Value in sustainable materials management strategies for open economies case of Flanders (Belgium)Value in sustainable materials management strategies for open economies case of Flanders (Belgium)
Faculty of Sciences. Bioscience Engineering
Research group
Sustainable Energy, Air and Water Technology
Publication type
Source (journal)
Resources, conservation and recycling. - Amsterdam
103(2015), p. 110-124
Target language
English (eng)
Full text (Publishers DOI)
University of Antwerp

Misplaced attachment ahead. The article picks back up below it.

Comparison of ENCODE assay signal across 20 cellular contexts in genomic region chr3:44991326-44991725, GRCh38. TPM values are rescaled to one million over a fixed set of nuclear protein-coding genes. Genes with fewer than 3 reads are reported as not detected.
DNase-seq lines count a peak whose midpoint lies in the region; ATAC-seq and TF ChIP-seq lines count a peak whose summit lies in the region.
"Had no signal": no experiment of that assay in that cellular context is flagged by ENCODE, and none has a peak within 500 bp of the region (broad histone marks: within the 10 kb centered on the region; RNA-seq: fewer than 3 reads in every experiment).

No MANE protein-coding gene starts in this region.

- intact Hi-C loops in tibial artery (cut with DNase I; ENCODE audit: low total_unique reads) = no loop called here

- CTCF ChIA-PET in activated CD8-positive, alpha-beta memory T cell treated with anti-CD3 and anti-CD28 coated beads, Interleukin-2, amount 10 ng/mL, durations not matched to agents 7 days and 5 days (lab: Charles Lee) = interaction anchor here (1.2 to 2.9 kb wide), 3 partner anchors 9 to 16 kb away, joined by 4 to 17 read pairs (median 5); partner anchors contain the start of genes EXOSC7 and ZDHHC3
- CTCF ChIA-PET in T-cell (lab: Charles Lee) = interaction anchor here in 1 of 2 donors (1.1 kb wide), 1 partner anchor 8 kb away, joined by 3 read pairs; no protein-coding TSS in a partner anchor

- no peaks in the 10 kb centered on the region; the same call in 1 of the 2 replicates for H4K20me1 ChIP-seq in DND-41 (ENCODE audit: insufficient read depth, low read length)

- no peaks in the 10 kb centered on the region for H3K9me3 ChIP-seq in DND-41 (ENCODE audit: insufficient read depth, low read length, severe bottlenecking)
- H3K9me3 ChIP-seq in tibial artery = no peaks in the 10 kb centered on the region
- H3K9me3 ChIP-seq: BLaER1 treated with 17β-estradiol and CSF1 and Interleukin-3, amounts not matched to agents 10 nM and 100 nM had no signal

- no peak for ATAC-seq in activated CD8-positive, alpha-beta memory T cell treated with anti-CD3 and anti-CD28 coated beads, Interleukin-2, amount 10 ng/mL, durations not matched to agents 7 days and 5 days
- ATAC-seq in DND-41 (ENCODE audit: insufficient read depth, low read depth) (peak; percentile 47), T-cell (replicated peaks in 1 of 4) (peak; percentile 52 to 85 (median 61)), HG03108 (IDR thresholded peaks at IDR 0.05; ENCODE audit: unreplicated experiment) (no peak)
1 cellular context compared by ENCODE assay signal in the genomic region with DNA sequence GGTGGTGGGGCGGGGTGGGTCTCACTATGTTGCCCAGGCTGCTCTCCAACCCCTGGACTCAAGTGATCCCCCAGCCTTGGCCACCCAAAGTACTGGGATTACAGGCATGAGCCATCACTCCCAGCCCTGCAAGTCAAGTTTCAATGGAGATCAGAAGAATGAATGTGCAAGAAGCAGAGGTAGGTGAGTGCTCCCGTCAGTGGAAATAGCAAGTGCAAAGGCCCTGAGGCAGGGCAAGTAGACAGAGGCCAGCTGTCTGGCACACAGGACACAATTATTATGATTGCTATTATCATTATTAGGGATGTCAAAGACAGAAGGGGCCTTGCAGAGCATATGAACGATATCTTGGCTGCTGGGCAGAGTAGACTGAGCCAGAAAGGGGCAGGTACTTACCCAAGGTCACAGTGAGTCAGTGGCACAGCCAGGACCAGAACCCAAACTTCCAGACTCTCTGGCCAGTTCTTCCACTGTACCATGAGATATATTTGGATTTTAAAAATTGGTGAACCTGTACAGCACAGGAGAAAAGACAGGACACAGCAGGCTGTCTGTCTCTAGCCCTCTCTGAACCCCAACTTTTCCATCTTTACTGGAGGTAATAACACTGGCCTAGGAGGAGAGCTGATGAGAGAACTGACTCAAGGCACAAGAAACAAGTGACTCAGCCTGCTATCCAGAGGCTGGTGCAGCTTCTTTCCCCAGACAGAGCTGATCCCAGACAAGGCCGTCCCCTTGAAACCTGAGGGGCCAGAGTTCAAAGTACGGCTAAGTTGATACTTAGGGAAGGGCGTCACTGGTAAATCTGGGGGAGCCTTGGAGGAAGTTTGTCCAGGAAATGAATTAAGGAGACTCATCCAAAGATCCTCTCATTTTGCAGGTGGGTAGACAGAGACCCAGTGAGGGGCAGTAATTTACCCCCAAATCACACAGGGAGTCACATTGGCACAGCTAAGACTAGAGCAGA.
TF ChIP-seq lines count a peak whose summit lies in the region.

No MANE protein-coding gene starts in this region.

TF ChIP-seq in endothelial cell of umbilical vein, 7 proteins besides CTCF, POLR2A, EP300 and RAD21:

Sustainable Materials Management (SMM) strategies, such as reuse, recycling and energy recovery aim, to capture more of the embedded resource or material value in products and waste streams. Reuse, recycling and energy recovery are existing activities in every society but they are poorly reflected in official statistics. Reaching higher levels of reuse, recycling and energy recovery may provide economic and environmental opportunities (i.e., in terms of GDP, jobs, reduced impacts), but not all options will have a net win-win-win property in practice, as they reduce the need for producing new commodities. In open economies, many primary resources, components and products are imported from abroad, and many goods produced are exported abroad. This paper describes a top-down methodology for estimating the substitution potential of intensifying specific SMM-strategies and material efficiency strategies. We combined both regional and multi-regional EE-IO (environmentally extended input-output) models to link industrial sectors to SMM-strategies. Our method enables us to compare the different SMM and material efficiency strategies in terms of the maximum available budgets for reaching them on a break even basis, maximum savings in global warming emissions and substituted employment effects, both through a regional and global perspective. We add a case on Flanders (Northern region in Belgium) to illustrate the methodology. Flanders is currently developing a policy for SMM. Selecting new regional actions for a Sustainable Materials Management policy can benefit from a good understanding of the international entangled value chains. It is important to understand how much of the chain is within reach of domestic policies and also to assess the consequences in terms of potential winners and losers, regarding GDP, jobs and environmental impacts, both domestically and abroad. We illustrated the potential outcomes for Flanders from four generic SMM-strategies: energy recovery, food waste prevention, recycling and reuse. From a strict regional self-interest perspective, it is preferable to substitute foreign value chains with local economic activities. Reuse creates by far the largest budget for new activities to realize the strategy (31.2% of Flemish GDP compared to 8.3% for food waste prevention, 6.2% for energy recovery and 4.2% for recycling). All four strategies have similar and significant potentials to reduce greenhouse gas emissions. However, food waste prevention and reuse have higher potentials to reduce Flemish territorial GHG-emissions. From a pure Flemish employment perspective, the energy recovery and recycling strategies could replace the fewest Flemish jobs, and from a global perspective, all strategies most likely imply losses of jobs abroad. (C) 2015 Elsevier B.V. All rights reserved.